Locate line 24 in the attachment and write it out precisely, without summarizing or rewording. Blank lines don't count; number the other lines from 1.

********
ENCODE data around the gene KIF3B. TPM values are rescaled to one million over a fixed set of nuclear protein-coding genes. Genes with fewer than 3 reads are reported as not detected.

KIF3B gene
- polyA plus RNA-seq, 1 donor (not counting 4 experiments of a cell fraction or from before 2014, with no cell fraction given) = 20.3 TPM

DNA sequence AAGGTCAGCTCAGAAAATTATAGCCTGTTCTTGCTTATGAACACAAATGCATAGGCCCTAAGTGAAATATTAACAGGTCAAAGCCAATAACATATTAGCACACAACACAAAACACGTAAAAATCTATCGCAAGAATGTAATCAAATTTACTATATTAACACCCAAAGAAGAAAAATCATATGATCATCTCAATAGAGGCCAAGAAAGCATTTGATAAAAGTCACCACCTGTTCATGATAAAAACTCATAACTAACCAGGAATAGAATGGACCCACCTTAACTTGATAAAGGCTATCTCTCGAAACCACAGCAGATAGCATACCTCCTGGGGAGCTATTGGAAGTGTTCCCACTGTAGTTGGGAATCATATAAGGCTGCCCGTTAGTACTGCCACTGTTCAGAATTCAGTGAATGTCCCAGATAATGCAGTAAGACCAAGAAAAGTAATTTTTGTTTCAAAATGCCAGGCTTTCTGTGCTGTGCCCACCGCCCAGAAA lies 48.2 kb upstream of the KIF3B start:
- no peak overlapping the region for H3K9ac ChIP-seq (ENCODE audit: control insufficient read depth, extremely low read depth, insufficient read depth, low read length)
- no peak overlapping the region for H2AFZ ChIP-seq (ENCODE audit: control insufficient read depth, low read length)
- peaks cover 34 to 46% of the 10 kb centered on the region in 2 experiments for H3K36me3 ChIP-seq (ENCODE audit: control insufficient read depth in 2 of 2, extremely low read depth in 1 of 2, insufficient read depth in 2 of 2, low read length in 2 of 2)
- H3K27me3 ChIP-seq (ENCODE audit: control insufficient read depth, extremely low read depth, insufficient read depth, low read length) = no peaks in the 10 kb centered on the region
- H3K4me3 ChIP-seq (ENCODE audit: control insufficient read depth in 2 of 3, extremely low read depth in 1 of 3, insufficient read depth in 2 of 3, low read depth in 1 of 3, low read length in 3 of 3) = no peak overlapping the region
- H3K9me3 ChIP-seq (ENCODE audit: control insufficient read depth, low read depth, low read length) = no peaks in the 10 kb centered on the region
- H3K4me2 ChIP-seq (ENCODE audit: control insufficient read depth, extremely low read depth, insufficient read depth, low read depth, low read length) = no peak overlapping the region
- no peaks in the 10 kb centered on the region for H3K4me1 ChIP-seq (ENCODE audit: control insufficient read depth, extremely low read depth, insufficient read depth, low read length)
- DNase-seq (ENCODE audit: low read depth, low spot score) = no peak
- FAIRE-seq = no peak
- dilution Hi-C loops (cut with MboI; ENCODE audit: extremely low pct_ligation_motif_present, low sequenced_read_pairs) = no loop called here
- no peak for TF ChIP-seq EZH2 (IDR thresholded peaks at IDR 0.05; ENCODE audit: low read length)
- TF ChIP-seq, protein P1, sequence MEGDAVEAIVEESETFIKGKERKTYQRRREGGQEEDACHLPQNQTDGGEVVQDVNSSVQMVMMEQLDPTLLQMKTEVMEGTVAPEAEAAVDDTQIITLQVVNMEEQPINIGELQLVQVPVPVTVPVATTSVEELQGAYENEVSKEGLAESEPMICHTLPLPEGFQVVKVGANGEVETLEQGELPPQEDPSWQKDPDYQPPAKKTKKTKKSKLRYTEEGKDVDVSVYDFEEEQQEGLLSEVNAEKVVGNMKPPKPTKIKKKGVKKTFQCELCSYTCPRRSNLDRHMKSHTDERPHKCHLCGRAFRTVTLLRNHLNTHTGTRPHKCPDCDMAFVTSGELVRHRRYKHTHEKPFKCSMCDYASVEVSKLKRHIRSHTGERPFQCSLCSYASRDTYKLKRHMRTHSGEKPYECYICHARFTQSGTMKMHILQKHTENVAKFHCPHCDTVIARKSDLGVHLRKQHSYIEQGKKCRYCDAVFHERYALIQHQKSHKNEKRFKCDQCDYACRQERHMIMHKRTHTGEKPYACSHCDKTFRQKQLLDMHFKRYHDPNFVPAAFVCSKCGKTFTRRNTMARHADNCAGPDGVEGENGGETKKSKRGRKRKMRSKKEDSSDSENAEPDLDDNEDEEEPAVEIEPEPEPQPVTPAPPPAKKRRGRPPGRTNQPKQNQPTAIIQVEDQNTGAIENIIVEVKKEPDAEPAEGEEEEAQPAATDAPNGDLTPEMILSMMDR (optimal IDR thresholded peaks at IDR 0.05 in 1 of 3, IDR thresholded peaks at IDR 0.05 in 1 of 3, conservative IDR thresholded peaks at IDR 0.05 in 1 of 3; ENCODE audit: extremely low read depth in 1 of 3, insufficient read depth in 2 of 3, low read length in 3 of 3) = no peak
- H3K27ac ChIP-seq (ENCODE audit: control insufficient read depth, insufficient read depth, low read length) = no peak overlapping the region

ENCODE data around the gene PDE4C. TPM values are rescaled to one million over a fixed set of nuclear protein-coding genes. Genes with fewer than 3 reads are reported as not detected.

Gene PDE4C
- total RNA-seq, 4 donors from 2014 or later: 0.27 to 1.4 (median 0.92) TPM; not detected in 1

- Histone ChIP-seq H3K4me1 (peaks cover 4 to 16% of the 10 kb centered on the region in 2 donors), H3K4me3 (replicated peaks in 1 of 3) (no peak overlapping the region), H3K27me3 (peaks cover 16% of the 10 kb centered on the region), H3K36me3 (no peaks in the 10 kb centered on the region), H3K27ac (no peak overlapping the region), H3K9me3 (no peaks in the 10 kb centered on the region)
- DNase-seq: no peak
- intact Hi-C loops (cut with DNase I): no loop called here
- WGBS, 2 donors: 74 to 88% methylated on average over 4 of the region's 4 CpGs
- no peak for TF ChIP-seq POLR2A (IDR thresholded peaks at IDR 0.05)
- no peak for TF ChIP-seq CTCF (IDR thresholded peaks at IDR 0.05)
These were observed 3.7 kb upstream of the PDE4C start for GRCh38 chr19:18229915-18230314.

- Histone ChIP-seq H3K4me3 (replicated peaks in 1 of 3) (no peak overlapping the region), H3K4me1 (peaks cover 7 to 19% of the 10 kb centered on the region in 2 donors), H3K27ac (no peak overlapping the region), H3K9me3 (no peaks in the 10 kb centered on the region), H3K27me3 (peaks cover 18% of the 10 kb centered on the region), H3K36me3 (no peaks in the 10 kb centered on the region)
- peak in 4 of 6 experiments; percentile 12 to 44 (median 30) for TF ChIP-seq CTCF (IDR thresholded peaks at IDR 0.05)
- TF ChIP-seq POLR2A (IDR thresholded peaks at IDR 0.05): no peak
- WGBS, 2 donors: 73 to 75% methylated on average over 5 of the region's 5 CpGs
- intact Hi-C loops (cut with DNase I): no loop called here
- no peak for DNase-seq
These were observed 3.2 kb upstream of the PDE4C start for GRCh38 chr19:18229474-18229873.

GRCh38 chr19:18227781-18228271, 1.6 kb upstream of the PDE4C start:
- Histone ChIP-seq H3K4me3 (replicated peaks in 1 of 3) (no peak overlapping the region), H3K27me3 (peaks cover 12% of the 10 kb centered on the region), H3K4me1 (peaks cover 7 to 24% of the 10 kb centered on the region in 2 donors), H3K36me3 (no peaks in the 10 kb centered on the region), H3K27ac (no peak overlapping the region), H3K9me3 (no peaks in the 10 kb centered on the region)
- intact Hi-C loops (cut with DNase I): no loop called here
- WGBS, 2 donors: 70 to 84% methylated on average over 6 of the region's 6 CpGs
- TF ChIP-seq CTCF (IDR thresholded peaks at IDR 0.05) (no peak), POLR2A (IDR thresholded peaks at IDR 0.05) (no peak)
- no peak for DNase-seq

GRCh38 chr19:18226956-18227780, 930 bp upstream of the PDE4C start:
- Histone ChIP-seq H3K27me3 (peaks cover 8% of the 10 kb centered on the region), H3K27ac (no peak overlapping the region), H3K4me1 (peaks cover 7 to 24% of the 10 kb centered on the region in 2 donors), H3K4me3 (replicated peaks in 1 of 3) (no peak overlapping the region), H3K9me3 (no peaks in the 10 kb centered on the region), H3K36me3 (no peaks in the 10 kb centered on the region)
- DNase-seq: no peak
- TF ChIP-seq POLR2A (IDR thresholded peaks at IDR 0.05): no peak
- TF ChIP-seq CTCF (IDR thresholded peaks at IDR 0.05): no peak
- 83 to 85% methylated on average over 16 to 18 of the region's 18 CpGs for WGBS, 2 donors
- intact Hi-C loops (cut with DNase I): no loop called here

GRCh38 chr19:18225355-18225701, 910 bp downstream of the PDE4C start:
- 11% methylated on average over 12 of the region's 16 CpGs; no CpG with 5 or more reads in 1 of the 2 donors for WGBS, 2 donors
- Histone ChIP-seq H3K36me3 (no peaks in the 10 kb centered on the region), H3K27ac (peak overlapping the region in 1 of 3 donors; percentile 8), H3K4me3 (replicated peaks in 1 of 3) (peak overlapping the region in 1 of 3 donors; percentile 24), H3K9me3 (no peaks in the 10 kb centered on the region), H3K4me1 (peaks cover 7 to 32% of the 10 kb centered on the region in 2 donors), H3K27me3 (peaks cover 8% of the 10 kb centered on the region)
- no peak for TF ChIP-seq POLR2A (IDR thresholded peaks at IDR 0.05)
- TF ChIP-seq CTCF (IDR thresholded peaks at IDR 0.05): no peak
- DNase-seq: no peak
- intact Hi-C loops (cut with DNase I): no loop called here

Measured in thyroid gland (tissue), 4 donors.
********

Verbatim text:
- intact Hi-C loops (cut with DNase I): no loop called here